Cinderella is Dead Review

Cinderella may be dead, but its strong characters and tropes will live on

As I was browsing my Kindle library, looking for a book to reread and pass the time while in line at the grocery store, I stumbled upon a hidden gem: “Cinderella is Dead” by Kalynn Bayron. Now, to make things clear, this book did not just randomly appear. I had purchased it a few months back and promptly forgotten all about it in my virtual and physical bookshelves.

All I can say is that discovering this book again was a miracle that I am extremely grateful for and if you are looking for a quick, quality lesbian love story, this is most definitely the one. Skip past the basic queer titles like “Simon vs the Homo Sapien’s Agenda” (ok, don’t totally skip them… just read this one first), and I promise you will not be disappointed! 

Now, I have definitely hyped this book up, but there are some sound tropes to back this up. I love a classic “let’s smash the patriarchy!” story and I have to say that “Cinderella is Dead” takes the cake. Set in a post-Cinderella fairytale era in which women are brutally oppressed, this story kicks off with forbidden love—which is one of the best tropes of all time in my very humble opinion.  

The main heroine, Sophia, is in love with her best friend Erin, and this is definitely an issue in the homophobic and misogynistic society they live in. Erin is too afraid to challenge the government’s ideals and is understandably apprehensive of what may happen to herself and her loved ones should her affection for Sophia be known. The story starts off right before a ball when Erin and Sophia are going to be chosen by their future husbands (many of whom abuse their wives and are extremely disrespectful) and as not to spoil, I’ll leave it at that.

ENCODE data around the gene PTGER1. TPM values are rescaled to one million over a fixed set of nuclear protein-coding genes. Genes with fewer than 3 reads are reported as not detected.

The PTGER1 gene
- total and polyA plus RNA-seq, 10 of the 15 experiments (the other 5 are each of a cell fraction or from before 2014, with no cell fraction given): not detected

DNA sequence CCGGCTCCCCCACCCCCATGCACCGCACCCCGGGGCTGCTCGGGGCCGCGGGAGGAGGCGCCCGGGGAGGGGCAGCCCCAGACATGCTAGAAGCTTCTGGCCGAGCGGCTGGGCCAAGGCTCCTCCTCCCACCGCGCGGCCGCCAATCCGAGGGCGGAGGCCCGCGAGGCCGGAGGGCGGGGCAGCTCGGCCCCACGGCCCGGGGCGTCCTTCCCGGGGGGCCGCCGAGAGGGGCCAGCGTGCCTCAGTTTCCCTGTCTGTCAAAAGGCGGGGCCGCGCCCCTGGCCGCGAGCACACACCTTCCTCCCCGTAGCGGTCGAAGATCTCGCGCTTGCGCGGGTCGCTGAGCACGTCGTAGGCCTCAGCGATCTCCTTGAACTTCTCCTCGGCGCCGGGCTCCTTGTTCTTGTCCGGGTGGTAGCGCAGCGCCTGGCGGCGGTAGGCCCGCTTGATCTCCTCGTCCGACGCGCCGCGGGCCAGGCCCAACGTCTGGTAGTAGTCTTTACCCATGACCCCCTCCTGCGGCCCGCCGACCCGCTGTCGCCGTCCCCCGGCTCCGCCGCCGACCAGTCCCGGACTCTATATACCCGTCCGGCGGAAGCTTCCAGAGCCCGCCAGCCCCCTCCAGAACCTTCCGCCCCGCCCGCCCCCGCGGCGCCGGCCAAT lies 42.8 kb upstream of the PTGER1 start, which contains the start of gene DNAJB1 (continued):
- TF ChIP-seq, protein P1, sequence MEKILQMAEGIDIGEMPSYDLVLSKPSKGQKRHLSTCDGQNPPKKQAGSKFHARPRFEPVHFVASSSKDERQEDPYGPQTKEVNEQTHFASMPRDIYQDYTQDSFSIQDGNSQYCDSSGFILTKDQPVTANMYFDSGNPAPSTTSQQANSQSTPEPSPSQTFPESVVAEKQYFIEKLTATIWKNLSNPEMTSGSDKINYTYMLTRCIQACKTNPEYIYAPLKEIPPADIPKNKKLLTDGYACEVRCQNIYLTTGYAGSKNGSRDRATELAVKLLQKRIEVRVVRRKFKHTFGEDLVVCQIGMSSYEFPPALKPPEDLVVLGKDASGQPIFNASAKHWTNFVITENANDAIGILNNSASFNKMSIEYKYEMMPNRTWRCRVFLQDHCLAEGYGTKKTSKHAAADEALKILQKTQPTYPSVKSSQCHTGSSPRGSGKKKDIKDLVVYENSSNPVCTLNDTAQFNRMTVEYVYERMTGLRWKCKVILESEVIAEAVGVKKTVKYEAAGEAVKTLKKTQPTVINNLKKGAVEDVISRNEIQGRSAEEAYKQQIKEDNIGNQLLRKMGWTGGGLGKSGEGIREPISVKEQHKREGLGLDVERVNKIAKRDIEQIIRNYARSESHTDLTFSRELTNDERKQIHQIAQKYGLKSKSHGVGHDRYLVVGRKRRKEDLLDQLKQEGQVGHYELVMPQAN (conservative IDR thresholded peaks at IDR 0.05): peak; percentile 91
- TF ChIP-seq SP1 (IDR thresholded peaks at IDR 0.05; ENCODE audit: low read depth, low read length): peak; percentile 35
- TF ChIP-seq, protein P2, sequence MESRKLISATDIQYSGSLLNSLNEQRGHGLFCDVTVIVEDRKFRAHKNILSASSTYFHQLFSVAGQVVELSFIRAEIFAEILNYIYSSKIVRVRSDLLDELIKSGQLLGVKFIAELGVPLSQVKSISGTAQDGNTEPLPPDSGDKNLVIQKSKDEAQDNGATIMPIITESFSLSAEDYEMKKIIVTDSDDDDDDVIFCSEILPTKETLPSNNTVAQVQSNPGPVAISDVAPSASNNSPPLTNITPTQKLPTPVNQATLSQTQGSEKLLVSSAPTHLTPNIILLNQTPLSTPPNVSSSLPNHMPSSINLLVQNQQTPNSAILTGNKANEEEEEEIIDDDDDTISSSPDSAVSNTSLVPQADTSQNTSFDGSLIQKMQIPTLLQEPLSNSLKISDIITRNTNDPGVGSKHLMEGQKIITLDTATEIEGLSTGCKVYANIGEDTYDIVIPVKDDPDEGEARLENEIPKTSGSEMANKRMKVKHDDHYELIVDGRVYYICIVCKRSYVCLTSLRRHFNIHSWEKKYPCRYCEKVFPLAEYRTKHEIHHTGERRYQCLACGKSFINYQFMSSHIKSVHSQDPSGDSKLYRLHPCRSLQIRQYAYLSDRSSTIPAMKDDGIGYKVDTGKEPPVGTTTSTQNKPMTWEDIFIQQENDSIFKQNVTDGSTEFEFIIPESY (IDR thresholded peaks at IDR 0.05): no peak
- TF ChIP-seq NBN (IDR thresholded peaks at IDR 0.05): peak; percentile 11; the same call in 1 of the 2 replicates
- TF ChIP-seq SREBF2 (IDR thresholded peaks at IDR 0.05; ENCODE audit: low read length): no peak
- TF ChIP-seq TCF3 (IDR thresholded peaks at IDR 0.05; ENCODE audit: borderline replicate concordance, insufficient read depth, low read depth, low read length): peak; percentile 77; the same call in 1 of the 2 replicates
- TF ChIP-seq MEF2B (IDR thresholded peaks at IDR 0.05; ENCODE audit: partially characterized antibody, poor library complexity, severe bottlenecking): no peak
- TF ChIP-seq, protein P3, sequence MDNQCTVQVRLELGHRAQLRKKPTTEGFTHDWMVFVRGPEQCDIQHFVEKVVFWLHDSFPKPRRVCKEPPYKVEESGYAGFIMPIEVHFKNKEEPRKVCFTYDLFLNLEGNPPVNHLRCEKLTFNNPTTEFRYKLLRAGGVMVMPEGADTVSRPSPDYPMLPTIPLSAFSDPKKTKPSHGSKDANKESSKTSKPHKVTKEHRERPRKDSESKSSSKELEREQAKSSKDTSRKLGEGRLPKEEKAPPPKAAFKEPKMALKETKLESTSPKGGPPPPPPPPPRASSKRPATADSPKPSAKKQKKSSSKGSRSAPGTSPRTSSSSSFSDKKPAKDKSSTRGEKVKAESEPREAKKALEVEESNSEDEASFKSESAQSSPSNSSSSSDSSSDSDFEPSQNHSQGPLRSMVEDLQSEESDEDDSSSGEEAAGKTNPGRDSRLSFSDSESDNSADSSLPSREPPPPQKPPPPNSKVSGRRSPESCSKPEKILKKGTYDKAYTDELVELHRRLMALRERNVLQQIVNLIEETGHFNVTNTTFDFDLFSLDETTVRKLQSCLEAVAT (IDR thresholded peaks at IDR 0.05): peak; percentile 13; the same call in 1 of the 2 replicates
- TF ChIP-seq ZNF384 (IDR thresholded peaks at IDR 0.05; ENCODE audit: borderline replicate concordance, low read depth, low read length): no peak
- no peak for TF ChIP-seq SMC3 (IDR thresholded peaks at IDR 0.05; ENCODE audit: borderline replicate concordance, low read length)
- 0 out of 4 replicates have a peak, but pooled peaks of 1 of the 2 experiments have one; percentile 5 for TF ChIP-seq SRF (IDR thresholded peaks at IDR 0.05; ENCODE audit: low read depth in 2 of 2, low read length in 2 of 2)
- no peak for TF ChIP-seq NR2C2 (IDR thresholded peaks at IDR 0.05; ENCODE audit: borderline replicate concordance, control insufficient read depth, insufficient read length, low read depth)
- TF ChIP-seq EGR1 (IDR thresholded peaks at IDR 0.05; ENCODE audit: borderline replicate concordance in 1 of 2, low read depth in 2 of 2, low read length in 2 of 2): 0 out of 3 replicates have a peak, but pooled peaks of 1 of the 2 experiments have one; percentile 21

Woven into the story of Sophia challenging the government are references to the classic Cinderella story we all know, including some familiar characters, such as Cinderella and Prince Charming. However, the characters from the age-old tale are not always what they seem, adding mystery, a sense of foreboding and stark darkness to the story. 

There are several reasons why you should read this novel, whether it be because of the representation—it is written by a Black author and the main character is a lesbian Black woman —or the witty banter between Sophia and a certain love interest, but the main point I want to get across is that you will be entertained. This is a young adult (YA) book after all, and even though it does address relevant issues such as domestic abuse, sexism, oppression and more, it is not a vexatious or heavy read, so don’t worry about cueing the waterworks (save that for “Me Before You”). 

Whether it be the invigorating take on the lovely story we all know, the blossoming love between two fearless young women, the chilling betrayals, or the wholesome characters, “Cinderella is Dead” is a must-read and I thus I strongly urge you to go pick it up—but don’t forget about it in your library like I did.